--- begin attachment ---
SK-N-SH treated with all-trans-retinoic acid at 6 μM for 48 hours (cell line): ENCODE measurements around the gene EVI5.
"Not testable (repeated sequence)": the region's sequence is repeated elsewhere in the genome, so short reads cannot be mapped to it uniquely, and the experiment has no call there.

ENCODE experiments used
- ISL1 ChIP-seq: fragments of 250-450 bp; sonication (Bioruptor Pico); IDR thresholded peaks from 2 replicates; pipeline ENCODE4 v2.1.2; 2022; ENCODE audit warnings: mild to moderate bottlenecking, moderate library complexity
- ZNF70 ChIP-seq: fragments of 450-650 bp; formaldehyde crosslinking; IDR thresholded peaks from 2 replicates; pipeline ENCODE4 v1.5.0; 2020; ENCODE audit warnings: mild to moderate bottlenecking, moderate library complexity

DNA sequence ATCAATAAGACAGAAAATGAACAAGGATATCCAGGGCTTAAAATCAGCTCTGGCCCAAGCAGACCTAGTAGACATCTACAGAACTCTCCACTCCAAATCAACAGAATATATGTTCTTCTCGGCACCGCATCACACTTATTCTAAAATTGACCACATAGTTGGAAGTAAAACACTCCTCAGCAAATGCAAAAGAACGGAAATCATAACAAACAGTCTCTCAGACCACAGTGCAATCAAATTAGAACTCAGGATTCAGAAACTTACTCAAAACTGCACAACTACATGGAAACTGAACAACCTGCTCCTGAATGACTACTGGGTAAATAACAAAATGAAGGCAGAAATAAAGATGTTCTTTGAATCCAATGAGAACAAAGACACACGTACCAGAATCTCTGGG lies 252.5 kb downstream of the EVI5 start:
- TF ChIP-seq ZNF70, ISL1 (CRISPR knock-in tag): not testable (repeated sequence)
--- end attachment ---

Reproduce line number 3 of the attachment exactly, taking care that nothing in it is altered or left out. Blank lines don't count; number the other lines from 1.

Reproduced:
ENCODE experiments used